Pasta with a sauce of yellow tomatoes and hot and sweet sausage

A couple of weeks ago, after I reviewed an excellent Tuscan red made by the tenor Andrea Bocelli in my NBCNews.com column , a number of readers asked if I could provide a recipe for the pasta dish I had with the wine. I use yellow tomatoes when available for this sauce because I like their lower acidity and their sweetness, but I have also enjoyed this dish many times with red tomatoes, both fresh and canned, so feel free to substitute them.


½ pound sweet Italian pork sausage
½ pound hot Italian pork sausage
2 tbsps olive oil
1 medium onion chopped
1 large garlic clove, finely chopped
Small bunch of Italian parsley chopped
2 pounds of yellow or red tomatoes, cored, broken apart by hand or coarsely chopped
1 pound penne, fusilli or other pasta
Grated Parmesan cheese


Spoon the olive oil into a large, heavy-bottomed sauce pan, preferably cast iron. Add sausage (if sausage is in casings squeeze the meat out). Over low to medium heat, break sausage into small pieces with a wooden spatula and cook for 10 minutes or so, tossing frequently, until nicely browned but not burned. Add onion and cook until translucent. Add garlic and stir with onions and sausage until golden. Add tomatoes and mix thoroughly with other ingredients. Use the spatula to break the tomatoes apart. Cook over a low flame, partially covered, for 15-20 minutes until the tomatoes have softened. Remove cover. Break tomatoes apart more with spatula if needed. Simmer 10-15 minutes more until tomatoes have cooked down and sauce has thickened. Stir in parsley. Toss with penne, fusilli or your favorite pasta and top with grated Parmesan. Serves 4.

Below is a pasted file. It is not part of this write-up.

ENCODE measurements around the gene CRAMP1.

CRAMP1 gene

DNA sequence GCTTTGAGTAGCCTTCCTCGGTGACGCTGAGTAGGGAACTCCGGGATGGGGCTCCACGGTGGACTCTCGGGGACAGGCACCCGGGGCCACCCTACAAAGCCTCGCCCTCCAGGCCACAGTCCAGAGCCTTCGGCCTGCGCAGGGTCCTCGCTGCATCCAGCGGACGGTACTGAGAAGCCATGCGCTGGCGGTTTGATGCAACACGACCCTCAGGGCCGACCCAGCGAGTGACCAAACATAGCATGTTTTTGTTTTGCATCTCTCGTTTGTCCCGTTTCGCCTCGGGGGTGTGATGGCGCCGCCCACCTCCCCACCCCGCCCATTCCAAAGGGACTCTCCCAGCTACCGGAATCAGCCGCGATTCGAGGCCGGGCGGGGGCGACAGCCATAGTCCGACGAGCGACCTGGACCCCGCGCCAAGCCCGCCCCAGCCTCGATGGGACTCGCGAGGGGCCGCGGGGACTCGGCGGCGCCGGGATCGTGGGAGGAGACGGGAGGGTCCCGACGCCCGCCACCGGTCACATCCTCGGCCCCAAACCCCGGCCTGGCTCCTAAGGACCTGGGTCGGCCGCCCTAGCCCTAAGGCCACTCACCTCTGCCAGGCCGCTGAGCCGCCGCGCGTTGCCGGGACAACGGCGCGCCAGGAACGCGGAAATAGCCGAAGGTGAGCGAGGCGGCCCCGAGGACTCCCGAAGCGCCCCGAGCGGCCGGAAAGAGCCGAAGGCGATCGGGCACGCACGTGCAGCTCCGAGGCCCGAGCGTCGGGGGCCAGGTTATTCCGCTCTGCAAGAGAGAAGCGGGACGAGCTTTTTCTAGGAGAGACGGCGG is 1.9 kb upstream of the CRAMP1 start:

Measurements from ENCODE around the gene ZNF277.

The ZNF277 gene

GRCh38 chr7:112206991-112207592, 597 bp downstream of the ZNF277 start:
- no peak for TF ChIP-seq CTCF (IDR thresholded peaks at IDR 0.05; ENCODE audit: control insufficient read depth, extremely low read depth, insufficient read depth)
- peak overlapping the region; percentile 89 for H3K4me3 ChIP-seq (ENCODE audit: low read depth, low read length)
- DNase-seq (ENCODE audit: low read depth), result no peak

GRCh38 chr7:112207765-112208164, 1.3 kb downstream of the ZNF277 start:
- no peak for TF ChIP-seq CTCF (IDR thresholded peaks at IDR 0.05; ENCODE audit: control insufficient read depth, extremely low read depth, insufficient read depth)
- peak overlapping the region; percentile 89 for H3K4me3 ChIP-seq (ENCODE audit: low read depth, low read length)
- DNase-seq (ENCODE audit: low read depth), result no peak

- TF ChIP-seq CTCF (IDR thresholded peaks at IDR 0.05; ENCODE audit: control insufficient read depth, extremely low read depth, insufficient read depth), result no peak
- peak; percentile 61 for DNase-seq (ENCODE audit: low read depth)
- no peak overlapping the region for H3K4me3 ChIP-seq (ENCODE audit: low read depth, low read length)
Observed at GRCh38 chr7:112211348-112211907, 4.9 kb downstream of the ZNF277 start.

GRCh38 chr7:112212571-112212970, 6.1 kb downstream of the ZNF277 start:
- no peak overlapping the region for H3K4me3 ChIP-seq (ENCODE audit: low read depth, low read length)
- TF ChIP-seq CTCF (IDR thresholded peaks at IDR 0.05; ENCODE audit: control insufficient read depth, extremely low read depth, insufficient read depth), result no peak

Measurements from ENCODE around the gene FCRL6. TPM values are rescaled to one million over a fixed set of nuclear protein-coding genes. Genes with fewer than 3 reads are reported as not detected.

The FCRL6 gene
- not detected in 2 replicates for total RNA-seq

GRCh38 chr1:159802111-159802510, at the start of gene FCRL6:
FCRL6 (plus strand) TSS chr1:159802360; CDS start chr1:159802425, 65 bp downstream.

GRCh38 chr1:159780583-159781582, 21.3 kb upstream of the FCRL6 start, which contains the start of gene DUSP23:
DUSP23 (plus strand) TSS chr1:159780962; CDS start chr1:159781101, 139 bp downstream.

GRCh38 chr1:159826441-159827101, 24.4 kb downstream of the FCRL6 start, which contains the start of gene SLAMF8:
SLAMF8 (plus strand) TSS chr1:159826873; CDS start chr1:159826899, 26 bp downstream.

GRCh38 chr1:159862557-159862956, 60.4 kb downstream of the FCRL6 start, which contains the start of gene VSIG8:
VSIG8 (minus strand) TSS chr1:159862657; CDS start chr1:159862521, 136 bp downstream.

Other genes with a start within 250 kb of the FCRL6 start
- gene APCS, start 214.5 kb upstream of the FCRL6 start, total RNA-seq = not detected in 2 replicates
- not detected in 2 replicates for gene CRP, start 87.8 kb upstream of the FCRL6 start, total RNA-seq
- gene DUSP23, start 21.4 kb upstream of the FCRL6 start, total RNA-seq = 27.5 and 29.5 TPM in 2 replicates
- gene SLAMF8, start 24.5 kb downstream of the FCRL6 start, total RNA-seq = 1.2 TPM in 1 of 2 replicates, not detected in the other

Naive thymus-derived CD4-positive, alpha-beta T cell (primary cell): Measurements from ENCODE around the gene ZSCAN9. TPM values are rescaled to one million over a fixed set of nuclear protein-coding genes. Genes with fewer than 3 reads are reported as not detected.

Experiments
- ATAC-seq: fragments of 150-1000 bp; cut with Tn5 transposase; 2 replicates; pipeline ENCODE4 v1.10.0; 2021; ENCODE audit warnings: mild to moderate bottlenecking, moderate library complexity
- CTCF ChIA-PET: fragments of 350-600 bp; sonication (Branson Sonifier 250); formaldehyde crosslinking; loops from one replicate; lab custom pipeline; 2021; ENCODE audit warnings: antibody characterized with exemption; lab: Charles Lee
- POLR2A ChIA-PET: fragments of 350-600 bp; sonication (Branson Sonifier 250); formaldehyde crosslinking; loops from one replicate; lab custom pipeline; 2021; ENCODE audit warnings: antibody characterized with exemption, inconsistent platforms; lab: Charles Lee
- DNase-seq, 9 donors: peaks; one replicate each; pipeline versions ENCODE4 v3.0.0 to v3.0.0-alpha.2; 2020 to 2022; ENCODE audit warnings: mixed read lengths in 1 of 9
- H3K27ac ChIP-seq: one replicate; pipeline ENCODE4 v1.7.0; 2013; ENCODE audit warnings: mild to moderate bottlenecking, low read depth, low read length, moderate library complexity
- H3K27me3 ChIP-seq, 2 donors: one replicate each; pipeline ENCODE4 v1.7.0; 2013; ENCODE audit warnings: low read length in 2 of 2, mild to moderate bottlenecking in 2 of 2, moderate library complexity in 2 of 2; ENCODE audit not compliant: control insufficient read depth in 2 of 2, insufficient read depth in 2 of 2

Sips: La Quercia’s 2010 Montepulciano d’Abruzzo

I am always on the hunt for juicy, fruit-forward Italian reds, the kind I can pop open on the spur of the moment to enjoy with pasta, pizza or other casual foods. One that really over-delivers for $11 or so is a red from the Abruzzo region, La Quercia’s 2010 Montepulciano d’Abruzzo.

This is a relatively soft, easy-drinking casual wine that’s made from the native montepulciano grape without oak and is all about the fruit – blackberry and blueberry tastes with a hint of unsweetened chocolate on the finish. When you breathe it in, it fills the nose with these dark fruit aromas. It’s delicious on its own and, as I said, is a versatile wine for all kinds of Italian and other dishes at a price that can’t be beat.

Imported by August Wine Group, Seattle, Washington. Received as a press sample.